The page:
You always know you’ve hit the right note in a seminar when there is no shortage of unprompted questions from the floor. That was our experience on 14th November when we invited ex-British Airways manager, Keith Packer to give a very personal account of his experience in a price-fixing claim in which he became embroiled.
Perhaps one of the most striking aspects of Keith’s story which culminated in him serving several months in a US State Penitentiary was that he was not accused of any wrongdoing in the USA. Indeed, his only sin was one of omission in failing to prevent potentially anti-competitive behaviour among his team of which he was on notice. Listening to Keith’s story, it was almost impossible not to identity and sympathise with him. I imagine that all of us experienced a “there but for the grace of God…” moment.
To deliver on a promise we had made to the invited audience that this would not just be another D&O seminar, we followed Keith’s story by a panel session made up of Paul Schiavone, Chief Underwriting Officer of Zurich Financial Lines and me. Paul and I had devised a number of “What if” questions for Keith on the assumption that BA had not funded his defence and legal representation costs. (In fact, BA did do so in this case).
The questions posed of Keith included:
- What would I have done had BA not paid my costs – either right at the start or if they had stopped paying along the way?
- How quickly could I have secured funding from my D&O insurers?
- Are there any circumstances in which I might have had to repay defence costs paid by my insurers?
- What other policy coverage issues might I have encountered?
- Would I have been insured for any claim brought by my employer against me?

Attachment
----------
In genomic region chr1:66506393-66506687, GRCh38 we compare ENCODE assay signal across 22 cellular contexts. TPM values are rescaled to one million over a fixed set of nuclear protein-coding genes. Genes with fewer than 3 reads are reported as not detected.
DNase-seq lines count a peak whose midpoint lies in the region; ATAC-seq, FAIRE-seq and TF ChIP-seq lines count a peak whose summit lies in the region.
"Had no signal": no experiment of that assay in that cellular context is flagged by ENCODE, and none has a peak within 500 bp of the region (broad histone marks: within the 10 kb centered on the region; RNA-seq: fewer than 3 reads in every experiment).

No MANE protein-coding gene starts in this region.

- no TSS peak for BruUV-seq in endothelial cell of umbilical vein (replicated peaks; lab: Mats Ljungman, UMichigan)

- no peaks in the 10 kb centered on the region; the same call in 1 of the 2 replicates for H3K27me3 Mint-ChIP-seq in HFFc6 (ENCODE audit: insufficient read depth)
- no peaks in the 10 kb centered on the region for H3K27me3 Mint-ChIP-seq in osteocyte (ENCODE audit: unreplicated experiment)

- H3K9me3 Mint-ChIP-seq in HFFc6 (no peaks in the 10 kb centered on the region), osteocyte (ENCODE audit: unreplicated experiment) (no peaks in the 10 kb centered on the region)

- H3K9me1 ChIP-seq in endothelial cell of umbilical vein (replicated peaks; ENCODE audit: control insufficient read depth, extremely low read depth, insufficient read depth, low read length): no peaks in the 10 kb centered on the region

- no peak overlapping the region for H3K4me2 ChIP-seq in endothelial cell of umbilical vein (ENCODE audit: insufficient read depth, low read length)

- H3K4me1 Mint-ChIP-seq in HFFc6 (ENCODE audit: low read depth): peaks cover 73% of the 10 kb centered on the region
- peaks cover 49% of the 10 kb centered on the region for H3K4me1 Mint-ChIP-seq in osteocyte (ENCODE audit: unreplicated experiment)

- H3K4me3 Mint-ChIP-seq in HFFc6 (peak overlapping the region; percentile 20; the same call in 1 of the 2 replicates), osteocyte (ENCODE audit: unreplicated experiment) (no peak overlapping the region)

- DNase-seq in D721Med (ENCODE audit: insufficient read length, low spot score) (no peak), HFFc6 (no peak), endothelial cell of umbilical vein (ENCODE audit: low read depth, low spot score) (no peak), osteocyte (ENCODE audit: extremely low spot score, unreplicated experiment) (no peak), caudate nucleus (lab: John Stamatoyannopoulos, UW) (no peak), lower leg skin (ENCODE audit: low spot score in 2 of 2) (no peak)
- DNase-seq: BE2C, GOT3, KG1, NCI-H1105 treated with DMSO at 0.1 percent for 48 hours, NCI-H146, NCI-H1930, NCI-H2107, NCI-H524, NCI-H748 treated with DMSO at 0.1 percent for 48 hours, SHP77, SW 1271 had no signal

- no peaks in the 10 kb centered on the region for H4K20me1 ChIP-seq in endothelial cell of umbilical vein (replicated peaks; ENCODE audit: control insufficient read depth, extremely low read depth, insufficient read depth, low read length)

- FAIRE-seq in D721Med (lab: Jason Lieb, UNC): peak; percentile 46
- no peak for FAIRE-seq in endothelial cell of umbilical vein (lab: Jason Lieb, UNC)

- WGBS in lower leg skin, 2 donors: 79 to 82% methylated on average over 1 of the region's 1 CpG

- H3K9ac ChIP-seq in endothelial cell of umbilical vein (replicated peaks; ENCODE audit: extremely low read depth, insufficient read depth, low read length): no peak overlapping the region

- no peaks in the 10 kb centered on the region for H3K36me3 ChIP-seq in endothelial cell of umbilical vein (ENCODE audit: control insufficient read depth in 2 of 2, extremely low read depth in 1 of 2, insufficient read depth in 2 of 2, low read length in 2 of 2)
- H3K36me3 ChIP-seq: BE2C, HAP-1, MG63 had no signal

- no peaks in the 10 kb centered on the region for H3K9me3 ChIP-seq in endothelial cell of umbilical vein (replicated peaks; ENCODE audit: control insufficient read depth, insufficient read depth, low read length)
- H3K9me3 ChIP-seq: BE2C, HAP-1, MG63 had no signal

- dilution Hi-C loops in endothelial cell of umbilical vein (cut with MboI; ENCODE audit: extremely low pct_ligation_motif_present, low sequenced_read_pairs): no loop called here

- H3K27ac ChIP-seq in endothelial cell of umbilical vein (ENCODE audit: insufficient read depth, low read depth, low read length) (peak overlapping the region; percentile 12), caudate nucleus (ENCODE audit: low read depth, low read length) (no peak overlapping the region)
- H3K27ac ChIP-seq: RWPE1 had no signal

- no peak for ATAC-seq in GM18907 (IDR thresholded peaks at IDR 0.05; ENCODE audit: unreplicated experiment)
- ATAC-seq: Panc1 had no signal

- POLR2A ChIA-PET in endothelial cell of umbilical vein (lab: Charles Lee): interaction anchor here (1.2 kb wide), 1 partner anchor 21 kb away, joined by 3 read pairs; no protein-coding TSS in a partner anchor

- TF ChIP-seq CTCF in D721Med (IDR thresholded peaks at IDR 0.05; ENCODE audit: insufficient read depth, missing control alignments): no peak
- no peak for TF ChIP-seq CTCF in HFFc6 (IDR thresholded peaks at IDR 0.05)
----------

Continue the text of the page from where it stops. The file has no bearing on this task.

I don’t plan to run through the answers to these questions. We’d be talking about a short book if I did! There was, though one theme which seemed to emerge consistently from the debate between the panel and the audience which does deserve mention. Conventional D&O insurance contracts tend to be long and complicated. They contain a variety of provisions, some of which are favourable to the insured and some of which (frankly) are not.
Hindsight is a Wonderful Thing
The trick or challenge is to try to ensure that the unfavourable provisions are not visited on those insureds who have not been guilty of fraudulent, dishonest or other culpable conduct. With the benefit of hindsight, it was easy for the audience to understand that Keith fell into the category of “non-culpable” insureds in this sense. Indeed, Paul was happy to confirm that the unfavourable stuff in a D&O wording would not have been aimed at him.
The question which the audience might have been left with though was whether this generous judgment would necessarily have been made in Keith’s favour at the start of his story rather than at the end of it. The case for close scrutiny of all policy terms at the time of purchase is as strong as ever.